I like this analysis of the US ethanol from corn market as it now stands and Geoffrey Styles, proposal for a smarter ethanol policy for the US. Styles points out that after 25 years’ of subsidies the US ethanol market is not economically viable.
He says there is a strong case for
shifting the focus of the ethanol portion of US energy policy–and agricultural policy. Considering all the above factors, I believe a wiser ethanol policy would consist of the following:
1. Freezing the federal RFS at the current level of 7.5 billion gallons per year.
2. Phasing out all subsidies for ethanol derived from food sources within five years.
3. Phasing out the tariff on imported ethanol within two years.
4. Shifting the point of subsidy from the blender to the ethanol plant, to ensure that future subsidies go to US producers, rather than offshore.
5. Increasing the subsidy on cellulosic ethanol to $1.00/gallon until 2010, falling by 10 cents per gallon per year thereafter.
Such a program would focus federal incentives where they will do the most good, promoting the commercialization of cellulosic ethanol, which offers much larger energy and emissions-reduction benefits than corn ethanol and entails fewer concerns about sustainability.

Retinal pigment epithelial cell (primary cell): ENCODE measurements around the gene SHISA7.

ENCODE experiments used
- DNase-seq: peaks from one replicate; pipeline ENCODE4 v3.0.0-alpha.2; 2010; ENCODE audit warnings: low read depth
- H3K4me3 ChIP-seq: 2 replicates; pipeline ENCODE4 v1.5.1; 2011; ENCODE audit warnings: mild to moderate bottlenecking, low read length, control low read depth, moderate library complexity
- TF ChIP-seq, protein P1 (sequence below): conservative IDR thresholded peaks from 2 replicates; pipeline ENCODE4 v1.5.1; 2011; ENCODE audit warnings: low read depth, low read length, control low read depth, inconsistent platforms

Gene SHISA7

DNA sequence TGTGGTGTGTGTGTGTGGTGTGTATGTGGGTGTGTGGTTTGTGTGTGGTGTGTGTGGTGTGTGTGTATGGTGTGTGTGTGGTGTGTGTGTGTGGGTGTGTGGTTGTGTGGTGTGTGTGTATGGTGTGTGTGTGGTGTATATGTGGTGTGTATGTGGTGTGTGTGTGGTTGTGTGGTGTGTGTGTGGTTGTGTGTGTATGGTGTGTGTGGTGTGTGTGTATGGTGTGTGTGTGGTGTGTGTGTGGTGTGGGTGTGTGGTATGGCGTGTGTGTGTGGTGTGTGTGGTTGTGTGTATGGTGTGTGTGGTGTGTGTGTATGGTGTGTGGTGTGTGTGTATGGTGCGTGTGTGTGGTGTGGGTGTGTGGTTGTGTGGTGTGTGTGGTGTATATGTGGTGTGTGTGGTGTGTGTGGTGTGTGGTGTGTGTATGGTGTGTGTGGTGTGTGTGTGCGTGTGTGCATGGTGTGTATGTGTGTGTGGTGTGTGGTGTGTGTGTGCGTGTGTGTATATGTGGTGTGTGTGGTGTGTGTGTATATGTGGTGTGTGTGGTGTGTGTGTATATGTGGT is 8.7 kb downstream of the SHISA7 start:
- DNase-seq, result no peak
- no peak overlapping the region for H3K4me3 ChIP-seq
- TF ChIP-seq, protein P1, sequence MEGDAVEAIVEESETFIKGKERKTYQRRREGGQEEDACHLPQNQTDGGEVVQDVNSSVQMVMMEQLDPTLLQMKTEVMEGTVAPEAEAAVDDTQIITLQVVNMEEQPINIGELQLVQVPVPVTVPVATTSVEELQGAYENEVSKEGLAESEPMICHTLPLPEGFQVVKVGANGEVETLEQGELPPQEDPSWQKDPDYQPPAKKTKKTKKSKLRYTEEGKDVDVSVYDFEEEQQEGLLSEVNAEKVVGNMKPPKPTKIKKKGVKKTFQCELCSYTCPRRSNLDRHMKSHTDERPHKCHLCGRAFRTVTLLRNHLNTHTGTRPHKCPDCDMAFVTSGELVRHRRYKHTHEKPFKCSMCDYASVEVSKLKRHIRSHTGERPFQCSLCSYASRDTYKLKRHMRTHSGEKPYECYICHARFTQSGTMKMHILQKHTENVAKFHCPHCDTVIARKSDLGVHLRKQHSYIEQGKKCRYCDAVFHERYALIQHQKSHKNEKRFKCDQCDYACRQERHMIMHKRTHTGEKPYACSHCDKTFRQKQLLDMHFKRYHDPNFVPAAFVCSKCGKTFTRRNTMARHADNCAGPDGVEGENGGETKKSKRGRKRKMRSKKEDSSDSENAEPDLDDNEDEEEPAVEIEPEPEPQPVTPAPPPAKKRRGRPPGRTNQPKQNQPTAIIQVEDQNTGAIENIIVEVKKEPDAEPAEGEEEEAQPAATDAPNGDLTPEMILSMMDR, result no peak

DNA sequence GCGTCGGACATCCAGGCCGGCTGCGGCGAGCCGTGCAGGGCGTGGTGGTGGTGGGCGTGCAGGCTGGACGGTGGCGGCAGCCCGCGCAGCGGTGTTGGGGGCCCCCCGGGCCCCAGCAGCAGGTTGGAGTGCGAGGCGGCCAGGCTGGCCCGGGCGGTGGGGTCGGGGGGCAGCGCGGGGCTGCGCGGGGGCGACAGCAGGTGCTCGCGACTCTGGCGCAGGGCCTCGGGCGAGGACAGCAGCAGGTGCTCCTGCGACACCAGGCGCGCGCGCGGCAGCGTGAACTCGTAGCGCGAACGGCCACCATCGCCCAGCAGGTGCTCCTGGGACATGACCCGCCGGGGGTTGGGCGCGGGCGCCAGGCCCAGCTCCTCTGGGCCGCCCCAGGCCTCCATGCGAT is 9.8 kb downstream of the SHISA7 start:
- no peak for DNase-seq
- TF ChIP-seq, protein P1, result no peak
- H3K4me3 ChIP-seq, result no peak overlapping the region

I particularly like his proposal for the end of subsidies on ethanol from food sources and the end to protective tariffs. I guess there would need to be support for cellulose production in the short therm and I’d argue for it to be phased out over 3-5 years after commercial production starts.
Since cellulosic ethanol is expected to be cheaper to produce, once it achieves economies of scale, it should not require permanent subsidies or tariff protection, as corn ethanol has. The result would be a very tough market for current ethanol producers, but it would ensure that the ethanol we use as an oil substitute is produced as efficiently as possible, without merely substituting LNG imports for oil imports
It would also allow corn to be used for what it is best for Food. He asks an unanswerable question which points up the difficulties that the US renewable fuel industry faces.
Whether or not something like this could ever be enacted by the US Congress, this is where the debate should focus, rather than on arguing about expanding an inefficient program by a factor of five.
Of course, there’s no debate about fuel efficiency or what the price of any of this fuel will be in the future…